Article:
This classism is also glaring in “The Critic as Artist.” In the dialogue, Gilbert states, “Since the introduction of printing, and the fatal development of the habit of reading amongst the lower and middle classes of this country, there has been a tendency in literature to appeal more to the eye, and less and less to the ear.” The use of the words “fatal development” in regards to literacy becoming more widespread is particularly egregious to me. The entirety of this work centers around the importance of the impression of art on the viewer. However, since middle and lower class people reading is apparently a “fatal development,” this work makes it seem like only people whose opinion on art matters are members of the aristocracy. 

“The Critic as Artist” posits that art will stagnate if it’s created without criticism, however, I would also like to add that art will stagnate if only the elite are allowed to create and critique art. Letting a variety of different people with different opinions create and critique art is beneficial for its development.

Blog Post #1 Gallagher

My general sensation after reading this selection of Wilde’s poems is gloomy despair. Much of the imagery was quite beautiful, but I often found the language to have ominous undertones – especially with suggestion of a hell on earth in “The House of Judgement” and with the depiction of the weeping, resurrected man in “The Doer of Good.” Both of these examples seem to imply that life is mostly filled with sorrow, and the weeping man (Doer of Good) even suggests that he preferred his state of death to the pain of living (“But I was dead once and you raised me from the dead. What else should I do but weep?”).

Beyond this seemingly cynical tone, I also noticed the theme of being enslaved to one’s momentary pleasures or passions. For example, in “The Harlot’s House, there is a tendency to refer to the shadows in the so-called “house of lust” in terms of mechanical language (ex: mechanical grotesques, wire-pulled automatons, clockwork-puppet, horrible marionette, wheel, whir etc…). This choice in language may suggest that, like a puppet or robot, the revelers lack agency and are controlled by some other greater power (here: the potential culprit is lust). Additionally, in “The Artist,” the protagonist is influenced by an intense and spontaneous desire to create a statue dedicated to “The Pleasure that abideth for a Moment.” This inspiration to create initially seems harmless enough; however, the reader later learns that he can only form this new sculpture by destroying his previous work, which appears to hold a great sentimental value to the artist because it honors his long-dead friend. The artist chooses to sacrifice his previous statue, and the new sculpture might symbolize how momentary pleasure led this man to incinerate this “sign of love” despite its value to him. Strangely, in this case and in many of the other poems, Wilde appears to offer contradictory indications of the positive or negative impact of these dominant passions on humanity. As a result, I am excited to discuss this topic in class in order to see if we can better understand this complex issue.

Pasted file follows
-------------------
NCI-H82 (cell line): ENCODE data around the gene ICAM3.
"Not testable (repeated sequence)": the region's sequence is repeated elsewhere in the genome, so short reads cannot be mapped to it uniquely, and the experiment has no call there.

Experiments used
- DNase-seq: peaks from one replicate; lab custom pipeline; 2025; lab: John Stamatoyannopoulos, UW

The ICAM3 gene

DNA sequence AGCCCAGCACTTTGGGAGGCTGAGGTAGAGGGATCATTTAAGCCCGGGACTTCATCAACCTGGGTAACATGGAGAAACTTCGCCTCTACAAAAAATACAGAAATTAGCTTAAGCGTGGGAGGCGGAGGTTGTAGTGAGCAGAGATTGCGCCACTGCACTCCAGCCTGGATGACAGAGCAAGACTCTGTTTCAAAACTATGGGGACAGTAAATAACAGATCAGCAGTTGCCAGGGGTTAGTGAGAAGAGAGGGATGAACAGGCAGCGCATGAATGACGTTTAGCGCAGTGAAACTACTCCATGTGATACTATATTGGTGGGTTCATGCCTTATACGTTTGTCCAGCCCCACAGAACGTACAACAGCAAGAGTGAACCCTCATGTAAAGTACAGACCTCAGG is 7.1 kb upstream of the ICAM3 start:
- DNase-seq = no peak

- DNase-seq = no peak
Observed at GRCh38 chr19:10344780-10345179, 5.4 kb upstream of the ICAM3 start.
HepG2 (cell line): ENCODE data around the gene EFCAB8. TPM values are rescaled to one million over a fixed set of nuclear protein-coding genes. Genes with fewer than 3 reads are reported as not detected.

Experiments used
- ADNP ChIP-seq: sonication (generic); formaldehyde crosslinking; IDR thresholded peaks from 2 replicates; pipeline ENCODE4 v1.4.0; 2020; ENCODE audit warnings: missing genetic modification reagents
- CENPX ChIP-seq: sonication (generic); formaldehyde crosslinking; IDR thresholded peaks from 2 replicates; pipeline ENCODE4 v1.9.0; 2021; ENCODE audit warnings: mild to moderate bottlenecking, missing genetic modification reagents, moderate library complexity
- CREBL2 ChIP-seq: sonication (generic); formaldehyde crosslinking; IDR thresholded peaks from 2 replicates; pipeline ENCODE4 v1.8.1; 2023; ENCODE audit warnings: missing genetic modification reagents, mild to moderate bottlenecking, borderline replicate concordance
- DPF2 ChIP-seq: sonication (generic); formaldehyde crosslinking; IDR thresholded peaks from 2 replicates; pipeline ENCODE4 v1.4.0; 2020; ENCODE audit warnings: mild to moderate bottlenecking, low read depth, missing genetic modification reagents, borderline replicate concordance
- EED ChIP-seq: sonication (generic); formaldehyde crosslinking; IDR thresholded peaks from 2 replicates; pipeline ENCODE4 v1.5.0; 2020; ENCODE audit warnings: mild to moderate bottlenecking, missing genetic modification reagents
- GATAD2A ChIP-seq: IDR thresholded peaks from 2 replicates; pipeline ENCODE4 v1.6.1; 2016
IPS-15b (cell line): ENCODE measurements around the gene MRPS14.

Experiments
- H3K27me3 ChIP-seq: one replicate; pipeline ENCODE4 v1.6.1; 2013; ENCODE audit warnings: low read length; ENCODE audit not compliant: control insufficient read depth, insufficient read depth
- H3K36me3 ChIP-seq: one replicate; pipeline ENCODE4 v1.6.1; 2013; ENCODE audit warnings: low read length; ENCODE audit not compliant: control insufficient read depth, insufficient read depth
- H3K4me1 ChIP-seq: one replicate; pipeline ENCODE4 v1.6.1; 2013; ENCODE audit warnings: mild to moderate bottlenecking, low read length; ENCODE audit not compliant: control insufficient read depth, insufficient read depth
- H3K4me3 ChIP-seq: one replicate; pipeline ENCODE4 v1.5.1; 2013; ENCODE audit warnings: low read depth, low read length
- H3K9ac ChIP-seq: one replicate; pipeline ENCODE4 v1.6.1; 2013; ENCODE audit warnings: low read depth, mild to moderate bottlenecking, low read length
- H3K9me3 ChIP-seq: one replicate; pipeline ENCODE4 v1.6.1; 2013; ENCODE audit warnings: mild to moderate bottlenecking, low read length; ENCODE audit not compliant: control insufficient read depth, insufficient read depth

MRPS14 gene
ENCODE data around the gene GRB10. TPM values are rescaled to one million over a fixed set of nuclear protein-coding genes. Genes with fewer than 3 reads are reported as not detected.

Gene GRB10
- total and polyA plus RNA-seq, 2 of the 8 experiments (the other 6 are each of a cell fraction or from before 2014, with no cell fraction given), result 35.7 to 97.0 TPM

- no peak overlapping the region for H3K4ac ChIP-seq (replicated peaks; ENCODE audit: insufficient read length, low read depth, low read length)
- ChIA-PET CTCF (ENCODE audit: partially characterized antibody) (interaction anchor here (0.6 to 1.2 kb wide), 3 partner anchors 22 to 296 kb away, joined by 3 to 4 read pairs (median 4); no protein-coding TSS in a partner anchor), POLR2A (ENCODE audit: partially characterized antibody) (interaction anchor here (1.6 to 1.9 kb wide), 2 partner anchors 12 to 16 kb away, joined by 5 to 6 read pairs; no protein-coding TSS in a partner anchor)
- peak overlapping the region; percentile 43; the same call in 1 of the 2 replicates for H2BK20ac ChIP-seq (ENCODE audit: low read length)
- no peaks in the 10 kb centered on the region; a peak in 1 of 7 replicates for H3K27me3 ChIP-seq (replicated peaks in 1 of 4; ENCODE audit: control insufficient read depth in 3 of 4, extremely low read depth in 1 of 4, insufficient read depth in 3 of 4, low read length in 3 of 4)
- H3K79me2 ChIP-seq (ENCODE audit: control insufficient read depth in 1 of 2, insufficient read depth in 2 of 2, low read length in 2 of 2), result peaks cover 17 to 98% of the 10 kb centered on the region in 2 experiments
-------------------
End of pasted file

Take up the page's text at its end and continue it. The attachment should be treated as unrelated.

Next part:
Through an Opera Glass

I was really intrigued by Symon’s comparison of Decadence to an opera glass in his piece “The Decadent Movement in Literature.” The Decadents’ whole ethos is an emphasis of style, cleverness and beauty over substance.  The opera glass is “a special, unique way of seeing things” (138), particular to the closer examination of an art form. As a tool of vision and perception, the opera glass is a really helpful analogy, a way of articulating how the Decadents viewed their whole movement. They were creating a particular way of experiencing art and understanding beauty, a special and unique way of seeing things, of seeing art and of rendering “our ideas, our sensations… a personal language, a language bearing our signature.” (139) Even further, the idea of particular perception they are articulating dovetails really nicely with this analogy because perception is so subjective and hinges fundamentally on the way the individual reacts to stimuli in their environment. That the opera glass is a perceptual tool further reinforces the Decedents’ assertion that what the individual sees in a work of art is a reflection of that individual and that individual alone, divorced from the emotional or perceptual effort of the artist. 

That it is specifically an opera glass is also really informative. Opera is a performative, often inaccessible art form with a reputation for elitism that typically doesn’t resonate with those who are unfamiliar with or haven’t been exposed to the language and cultural experience tied to opera. Similarly, if you don’t hold with or share the experiences of the Decadents, their work becomes all that much harder to parse and understand — what is jest, what is truth, what do they actually believe. They are interested in “a desperate endeavor to give sensation, to flash the impression of the moment, to preserve the very heart and motion of life” (138). You have to use their opera glasses, their understanding of the world to get a close enough look to understand what they are getting at.  It is interesting to note that Symons is using an analogy for viewing visual art to discuss the Decadent movement in Literature specifically, and to think about what that means for how he or other Decadents viewed the distinctions between different art forms. While I don’t buy into the idea of art for art’s sake personally, the analogy of the opera glass is easy to hold onto as a measure of the way the Decadents viewed themselves, their perception of their movement.